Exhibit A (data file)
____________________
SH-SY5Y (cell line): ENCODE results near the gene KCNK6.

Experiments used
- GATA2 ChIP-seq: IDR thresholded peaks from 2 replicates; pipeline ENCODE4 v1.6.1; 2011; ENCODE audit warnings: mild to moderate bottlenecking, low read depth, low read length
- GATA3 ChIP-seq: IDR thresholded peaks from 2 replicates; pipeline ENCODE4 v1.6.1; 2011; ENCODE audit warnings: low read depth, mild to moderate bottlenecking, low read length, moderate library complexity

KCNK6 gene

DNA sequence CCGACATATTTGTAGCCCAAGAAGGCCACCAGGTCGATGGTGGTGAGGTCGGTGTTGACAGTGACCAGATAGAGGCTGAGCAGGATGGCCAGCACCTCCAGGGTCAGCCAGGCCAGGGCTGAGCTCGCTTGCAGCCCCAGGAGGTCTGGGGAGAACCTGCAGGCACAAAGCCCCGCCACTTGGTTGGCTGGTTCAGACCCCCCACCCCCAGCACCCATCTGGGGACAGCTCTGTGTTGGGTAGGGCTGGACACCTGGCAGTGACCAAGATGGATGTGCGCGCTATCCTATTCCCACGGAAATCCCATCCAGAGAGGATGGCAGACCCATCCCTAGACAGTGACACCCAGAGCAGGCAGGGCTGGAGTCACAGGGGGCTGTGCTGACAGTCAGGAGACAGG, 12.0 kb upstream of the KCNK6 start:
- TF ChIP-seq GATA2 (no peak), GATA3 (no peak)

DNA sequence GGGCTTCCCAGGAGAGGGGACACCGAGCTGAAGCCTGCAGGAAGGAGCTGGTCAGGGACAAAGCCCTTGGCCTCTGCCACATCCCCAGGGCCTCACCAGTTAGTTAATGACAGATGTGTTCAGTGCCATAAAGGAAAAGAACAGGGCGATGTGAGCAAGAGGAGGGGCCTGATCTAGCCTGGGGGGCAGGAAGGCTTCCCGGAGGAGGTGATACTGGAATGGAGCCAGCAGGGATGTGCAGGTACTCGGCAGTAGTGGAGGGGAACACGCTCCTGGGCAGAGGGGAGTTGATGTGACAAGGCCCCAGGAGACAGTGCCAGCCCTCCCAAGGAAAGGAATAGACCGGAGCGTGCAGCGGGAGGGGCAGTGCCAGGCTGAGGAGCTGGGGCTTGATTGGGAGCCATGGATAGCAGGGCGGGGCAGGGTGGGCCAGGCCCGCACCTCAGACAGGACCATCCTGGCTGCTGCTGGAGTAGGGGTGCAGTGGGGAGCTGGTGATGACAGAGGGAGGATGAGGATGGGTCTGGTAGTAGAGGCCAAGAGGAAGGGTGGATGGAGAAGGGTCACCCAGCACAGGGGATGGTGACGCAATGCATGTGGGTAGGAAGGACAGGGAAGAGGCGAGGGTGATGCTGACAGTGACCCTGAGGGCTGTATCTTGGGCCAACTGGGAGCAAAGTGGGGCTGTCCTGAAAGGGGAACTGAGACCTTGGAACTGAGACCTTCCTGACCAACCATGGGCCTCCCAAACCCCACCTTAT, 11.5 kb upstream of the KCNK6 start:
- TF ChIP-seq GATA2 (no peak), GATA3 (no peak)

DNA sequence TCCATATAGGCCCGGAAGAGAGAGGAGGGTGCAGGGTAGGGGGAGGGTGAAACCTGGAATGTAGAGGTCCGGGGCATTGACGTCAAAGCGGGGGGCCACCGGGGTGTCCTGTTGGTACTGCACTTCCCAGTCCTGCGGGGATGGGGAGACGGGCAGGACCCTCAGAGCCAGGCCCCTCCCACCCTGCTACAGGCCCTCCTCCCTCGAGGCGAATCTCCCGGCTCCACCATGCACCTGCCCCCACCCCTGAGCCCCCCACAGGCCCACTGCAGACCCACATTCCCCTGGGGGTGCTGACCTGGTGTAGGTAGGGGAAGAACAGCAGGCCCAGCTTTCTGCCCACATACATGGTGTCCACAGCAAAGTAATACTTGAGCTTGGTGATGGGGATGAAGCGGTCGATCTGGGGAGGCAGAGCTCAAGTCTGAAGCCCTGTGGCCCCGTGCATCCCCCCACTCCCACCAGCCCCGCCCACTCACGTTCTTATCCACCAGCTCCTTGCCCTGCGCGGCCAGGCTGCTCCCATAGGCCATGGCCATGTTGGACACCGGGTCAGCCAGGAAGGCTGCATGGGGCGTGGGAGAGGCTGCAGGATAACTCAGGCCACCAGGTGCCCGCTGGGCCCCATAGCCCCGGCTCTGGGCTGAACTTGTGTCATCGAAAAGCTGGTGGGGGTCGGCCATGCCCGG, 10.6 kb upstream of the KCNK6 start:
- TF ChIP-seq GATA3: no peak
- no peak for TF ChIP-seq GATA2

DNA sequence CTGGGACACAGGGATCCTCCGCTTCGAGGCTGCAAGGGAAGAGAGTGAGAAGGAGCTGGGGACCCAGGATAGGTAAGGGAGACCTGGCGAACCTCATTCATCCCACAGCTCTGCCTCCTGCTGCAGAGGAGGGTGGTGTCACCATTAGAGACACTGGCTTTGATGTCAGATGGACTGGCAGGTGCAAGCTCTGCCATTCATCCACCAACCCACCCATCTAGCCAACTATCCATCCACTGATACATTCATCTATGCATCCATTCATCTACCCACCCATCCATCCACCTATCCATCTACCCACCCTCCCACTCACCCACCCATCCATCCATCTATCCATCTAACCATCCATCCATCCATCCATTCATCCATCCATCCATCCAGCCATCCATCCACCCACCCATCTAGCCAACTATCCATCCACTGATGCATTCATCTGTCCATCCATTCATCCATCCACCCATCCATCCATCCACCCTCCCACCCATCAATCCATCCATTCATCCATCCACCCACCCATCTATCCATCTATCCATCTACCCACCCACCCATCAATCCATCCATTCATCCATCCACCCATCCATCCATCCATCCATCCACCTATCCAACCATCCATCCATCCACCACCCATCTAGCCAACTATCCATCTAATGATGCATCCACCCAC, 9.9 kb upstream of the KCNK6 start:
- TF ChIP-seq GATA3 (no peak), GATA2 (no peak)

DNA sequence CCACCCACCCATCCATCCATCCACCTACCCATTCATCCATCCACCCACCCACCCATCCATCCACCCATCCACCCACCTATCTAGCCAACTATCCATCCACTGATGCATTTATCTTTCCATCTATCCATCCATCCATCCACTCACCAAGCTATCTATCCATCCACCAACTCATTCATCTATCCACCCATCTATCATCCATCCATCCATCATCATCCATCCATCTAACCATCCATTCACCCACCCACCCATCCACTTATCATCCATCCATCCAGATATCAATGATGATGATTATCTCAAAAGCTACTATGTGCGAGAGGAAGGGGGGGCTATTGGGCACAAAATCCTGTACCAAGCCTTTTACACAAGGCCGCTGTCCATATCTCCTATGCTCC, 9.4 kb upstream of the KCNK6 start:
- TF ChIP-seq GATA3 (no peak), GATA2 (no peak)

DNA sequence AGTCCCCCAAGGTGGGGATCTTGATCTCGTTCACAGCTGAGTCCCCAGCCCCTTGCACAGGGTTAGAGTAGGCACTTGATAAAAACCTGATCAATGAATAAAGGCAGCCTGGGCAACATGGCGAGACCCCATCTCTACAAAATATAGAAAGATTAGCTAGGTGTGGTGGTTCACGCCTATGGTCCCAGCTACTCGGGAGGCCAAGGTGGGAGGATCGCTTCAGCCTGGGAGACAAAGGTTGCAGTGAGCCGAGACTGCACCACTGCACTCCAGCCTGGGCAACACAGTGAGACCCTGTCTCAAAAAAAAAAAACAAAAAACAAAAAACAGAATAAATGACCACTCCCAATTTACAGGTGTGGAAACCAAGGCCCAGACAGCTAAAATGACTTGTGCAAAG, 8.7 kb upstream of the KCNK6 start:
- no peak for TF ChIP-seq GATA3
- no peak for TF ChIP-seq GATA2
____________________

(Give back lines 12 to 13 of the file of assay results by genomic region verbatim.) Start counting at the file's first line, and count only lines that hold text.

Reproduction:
- no peak for TF ChIP-seq GATA2

DNA sequence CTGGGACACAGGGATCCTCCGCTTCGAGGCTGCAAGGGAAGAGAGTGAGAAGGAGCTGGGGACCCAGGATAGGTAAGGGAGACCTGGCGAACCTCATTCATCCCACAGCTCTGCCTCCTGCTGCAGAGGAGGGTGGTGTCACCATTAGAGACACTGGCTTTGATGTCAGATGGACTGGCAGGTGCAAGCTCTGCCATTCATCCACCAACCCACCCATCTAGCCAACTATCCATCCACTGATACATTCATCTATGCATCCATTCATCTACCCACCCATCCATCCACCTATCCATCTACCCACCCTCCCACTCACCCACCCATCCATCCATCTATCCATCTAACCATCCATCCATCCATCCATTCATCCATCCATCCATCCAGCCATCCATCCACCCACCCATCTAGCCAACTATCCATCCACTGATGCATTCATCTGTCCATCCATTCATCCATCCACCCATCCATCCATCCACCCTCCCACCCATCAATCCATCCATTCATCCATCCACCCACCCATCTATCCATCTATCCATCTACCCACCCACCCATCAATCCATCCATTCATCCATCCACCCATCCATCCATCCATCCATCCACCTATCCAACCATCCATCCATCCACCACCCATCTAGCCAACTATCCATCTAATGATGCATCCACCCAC, 9.9 kb upstream of the KCNK6 start: